It was not Pablo Picasso who coined “good artists copy; great artists steal.” And it was somebody else who first said, “There’s no such thing as an original idea.” And it was a third different person (maybe David Ogilvy?) who declared, “We (ad creatives) are not artists; we’re salespeople.”
When you think “most ethical industries,” advertising isn’t top of mind. But most copywriters and art directors follow a code of conduct about idea theft — if only because we don’t want to get disqualified for any all-important industry awards.
In the last year or so, though, many copywriters/art directors have apparently blatantly broken this code. We’ll start with the most blatant examples.
Tiffany’s current tagline/hashtag is #TheresOnlyOne (scroll down to see ad images), which it says celebrates “the power of individuality.” However, its new campaign (above left), launched in late July, is just a little too similar to the images (right) from jeweler Annoushka’s “Rule The World” Instagram effort from May (agency: Mr. President) that featured sign language hand poses.
Foxy! On the left, it’s stern 2013 Jimi-O for Radio Metro, an Ecuadorian station: “Today’s News, Yesterday’s Music” (agency: Koenig & Partners). On the right, stoned 2017 Jimi-O for Mexico’s Contemporary Music School: “Music Makes Everything Better.”
Axe Jacks Concept
Last year, the man-boy brand launched a “Shower Thoughts” video campaign (created by Generate, a division of Defy Media, and Mindshare Entertainment). Reddit already has a “Showerthoughts” subreddit. No biggie; Reddit didn’t invent shower thoughts. But the above launch ad featured this copy: “When you’re criticized for being short, they’re really just saying the worst thing about you is that there isn’t more of you” — which was the exact same wording of a popular Reddit shower thought from 2015. Tail between legs, Axe issued a statement saying it would “collaborate” on a future “piece of content” with the Reddit user.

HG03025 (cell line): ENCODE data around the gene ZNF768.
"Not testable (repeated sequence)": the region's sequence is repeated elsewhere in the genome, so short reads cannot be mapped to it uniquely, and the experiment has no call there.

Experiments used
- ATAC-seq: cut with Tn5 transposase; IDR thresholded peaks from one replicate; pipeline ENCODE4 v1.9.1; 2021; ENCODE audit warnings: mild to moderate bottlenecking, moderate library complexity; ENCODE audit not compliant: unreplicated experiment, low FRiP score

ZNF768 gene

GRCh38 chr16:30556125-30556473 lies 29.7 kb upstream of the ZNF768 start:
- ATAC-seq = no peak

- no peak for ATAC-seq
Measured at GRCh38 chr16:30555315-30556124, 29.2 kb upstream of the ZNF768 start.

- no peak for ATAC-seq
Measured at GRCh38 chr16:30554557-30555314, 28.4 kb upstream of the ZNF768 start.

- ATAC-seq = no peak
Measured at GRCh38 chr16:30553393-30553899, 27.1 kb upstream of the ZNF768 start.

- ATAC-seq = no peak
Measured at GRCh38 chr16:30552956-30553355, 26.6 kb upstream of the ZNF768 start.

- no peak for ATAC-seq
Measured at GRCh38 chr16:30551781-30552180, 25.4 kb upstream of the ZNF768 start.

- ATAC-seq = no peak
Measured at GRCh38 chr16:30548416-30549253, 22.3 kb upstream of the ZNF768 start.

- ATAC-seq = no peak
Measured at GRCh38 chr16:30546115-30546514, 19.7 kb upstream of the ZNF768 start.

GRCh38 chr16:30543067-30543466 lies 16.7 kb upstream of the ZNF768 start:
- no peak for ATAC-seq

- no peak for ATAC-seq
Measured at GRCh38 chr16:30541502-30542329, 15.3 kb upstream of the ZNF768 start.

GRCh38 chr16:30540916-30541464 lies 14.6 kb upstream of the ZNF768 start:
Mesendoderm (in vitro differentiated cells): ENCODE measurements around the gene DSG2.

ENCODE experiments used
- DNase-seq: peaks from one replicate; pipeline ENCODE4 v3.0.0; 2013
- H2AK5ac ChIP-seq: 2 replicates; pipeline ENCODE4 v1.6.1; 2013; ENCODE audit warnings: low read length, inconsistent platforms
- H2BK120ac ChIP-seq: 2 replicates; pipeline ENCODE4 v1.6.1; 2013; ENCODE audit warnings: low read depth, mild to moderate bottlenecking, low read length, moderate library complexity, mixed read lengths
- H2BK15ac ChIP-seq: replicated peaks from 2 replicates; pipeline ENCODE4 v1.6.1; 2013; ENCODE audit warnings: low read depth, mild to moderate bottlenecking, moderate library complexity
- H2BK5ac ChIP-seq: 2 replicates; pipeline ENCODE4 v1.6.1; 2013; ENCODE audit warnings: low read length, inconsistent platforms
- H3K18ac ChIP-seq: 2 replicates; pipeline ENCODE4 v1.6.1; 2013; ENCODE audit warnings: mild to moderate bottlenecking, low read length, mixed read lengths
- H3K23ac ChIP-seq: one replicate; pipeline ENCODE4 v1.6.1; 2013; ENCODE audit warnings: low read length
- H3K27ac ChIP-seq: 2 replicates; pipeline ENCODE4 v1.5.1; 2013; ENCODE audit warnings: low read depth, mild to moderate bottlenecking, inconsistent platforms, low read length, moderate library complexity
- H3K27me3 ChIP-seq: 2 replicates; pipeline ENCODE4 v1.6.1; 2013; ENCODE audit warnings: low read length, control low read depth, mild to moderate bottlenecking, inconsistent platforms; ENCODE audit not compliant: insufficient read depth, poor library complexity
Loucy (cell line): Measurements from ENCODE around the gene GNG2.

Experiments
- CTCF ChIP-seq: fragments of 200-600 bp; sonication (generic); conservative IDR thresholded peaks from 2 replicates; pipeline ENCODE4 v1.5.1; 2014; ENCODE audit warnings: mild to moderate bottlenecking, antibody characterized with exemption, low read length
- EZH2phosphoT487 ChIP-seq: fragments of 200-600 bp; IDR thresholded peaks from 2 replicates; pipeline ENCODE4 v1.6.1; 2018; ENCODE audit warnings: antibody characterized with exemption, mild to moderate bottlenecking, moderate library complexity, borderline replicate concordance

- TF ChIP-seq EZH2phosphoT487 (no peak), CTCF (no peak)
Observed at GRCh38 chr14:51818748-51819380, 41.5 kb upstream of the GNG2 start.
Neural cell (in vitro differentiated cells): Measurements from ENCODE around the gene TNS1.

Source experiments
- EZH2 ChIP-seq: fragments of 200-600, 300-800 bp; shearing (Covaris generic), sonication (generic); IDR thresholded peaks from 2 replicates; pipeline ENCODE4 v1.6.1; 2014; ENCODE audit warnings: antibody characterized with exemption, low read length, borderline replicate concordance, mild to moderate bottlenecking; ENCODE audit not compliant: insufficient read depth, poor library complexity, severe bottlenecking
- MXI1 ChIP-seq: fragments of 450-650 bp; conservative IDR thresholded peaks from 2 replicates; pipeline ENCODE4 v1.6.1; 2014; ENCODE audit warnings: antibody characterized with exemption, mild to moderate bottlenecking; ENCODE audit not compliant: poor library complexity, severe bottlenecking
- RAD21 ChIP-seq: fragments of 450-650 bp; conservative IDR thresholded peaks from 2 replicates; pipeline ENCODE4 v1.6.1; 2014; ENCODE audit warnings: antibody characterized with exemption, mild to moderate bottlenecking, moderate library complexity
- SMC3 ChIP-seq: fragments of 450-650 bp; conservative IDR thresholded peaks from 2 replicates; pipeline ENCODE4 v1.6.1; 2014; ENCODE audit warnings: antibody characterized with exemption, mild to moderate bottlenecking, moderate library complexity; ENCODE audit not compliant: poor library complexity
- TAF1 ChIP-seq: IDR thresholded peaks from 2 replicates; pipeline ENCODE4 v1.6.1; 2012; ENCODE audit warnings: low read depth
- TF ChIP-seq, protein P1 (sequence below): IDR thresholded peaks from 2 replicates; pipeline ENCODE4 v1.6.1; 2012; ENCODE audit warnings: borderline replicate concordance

Lego My Idea!
The Lego ad on the right was part of a 2017 Cannes Silver Lion-winning “Build the future” campaign that the trade press gushed about zealously (agency: Ogilvy, Thailand). It’s a good idea that probably didn’t come from the creatives’ imaginations. At left is a 2013 Lego ad by Ogilvy & Mather, Costa Rica. Same network! Is that the same girl?
Google Ad Fraud?
In August 2016, Google premiered the above spot (done in-house) for its “Free Up Space” service. The idea was to show videos/photos frozen and ruined by the “storage full” message. Mildly creative. But this was the exact concept used in a far superior 2015 Japanese spot for internet service provider Plala (watch that ad here). Again, this is too specific of a linchpin for it to be an innocent coincidence.
Lastly, maybe you’ve seen this new spot for Absolut via BBH London and Oscar-winning cinematographer Emmanuel Lubezki that industry folk are crowing about. It’s cool to look at. But it’s not at all original.
There are some established tried and overused broad ad conceits, like: use babies, use animals, go back in time, go forward in time. Absolut goes back and then forward in time, with lame voice-over copy that talks about “the mother of all ideas” (creativity, I guess). It ends with the line, “You can take it from here,” as if to say, “We don’t have a good ending.”
It has absolutely nothing (sorry) to do with Absolut. And it immediately brings to mind one of the greatest alcohol spots in ad history: Guinness’ noitulovE (Evolution spelled backward) commercial from 2005 by Abbott Mead Vickers BBDO where three lads are hurled back through time to show how long they had to wait to sip their beers. It tied in perfectly with the strapline “good things come to those who wait.” Brilliant, and no breathy, condescending voice-over needed. Watch the Guinness ad here.
The BBH creatives were of course very aware of the Guinness spot during “ideation,” and it’s a fair bet that this is where their big bang “creation” concept came from.
This is only a small sampling of probable recent ad larceny. There have been scores more, just this year. To take an amazing trip down larceny lane, visit Joe La Pompe, the ad industry watchdog who calls himself “masked to unmask copycats.”
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